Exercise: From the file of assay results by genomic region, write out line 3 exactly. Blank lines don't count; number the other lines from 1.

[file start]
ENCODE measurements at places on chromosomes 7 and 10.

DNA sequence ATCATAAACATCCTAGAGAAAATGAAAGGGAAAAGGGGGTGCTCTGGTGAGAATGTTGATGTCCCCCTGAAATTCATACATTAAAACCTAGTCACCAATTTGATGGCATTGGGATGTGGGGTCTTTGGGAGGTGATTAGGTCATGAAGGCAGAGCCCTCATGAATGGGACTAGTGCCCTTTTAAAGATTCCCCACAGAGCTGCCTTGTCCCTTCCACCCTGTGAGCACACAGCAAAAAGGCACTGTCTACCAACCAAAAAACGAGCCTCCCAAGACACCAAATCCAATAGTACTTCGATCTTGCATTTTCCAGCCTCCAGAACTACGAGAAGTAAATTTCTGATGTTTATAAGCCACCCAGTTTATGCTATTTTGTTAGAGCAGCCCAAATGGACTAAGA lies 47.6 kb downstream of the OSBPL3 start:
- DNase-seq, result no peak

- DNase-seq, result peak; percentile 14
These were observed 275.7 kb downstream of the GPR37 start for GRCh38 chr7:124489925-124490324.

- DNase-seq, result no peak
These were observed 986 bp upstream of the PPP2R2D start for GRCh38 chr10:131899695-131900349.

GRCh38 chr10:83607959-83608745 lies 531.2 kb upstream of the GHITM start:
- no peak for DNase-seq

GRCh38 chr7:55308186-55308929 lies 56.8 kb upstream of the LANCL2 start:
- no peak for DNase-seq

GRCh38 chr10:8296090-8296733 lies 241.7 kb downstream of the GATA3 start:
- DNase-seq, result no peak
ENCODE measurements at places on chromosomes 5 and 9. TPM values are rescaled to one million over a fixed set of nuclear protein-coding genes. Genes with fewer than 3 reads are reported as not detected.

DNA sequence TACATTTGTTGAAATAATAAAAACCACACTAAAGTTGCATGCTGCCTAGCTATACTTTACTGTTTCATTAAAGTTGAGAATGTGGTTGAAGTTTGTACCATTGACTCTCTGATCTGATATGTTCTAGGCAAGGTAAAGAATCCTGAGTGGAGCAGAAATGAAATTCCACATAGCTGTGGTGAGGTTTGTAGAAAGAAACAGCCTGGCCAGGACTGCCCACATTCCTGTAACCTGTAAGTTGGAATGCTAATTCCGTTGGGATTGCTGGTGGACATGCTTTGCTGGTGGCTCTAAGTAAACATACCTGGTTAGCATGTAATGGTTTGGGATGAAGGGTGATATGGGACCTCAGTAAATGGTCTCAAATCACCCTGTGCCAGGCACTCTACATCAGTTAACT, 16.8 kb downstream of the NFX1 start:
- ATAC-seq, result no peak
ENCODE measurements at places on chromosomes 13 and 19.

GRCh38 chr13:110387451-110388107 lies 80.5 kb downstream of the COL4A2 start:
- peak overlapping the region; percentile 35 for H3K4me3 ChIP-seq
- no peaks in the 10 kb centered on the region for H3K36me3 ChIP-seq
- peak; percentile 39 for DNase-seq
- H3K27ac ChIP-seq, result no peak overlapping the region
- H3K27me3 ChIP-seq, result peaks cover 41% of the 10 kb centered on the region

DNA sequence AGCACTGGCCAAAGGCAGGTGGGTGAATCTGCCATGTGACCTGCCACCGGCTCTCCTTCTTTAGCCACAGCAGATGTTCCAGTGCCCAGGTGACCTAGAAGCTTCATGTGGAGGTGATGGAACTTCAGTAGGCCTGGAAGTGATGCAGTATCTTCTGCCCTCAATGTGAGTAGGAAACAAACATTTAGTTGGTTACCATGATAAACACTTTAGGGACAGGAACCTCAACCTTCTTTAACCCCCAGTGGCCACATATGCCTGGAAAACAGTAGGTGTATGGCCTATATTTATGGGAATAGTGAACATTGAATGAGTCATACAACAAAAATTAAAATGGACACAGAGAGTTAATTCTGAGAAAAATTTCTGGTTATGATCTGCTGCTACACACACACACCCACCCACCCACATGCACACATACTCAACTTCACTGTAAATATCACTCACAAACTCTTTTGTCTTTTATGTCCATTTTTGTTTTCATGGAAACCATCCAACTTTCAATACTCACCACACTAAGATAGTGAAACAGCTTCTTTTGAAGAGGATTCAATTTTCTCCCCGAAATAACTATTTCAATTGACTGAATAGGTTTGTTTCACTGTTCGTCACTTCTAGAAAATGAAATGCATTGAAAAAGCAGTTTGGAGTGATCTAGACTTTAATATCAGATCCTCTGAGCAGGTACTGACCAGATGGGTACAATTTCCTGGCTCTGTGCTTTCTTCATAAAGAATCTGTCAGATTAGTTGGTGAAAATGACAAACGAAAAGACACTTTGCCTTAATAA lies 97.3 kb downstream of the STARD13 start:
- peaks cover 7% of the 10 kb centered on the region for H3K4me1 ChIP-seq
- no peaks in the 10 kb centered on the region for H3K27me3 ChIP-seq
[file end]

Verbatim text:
- DNase-seq, result no peak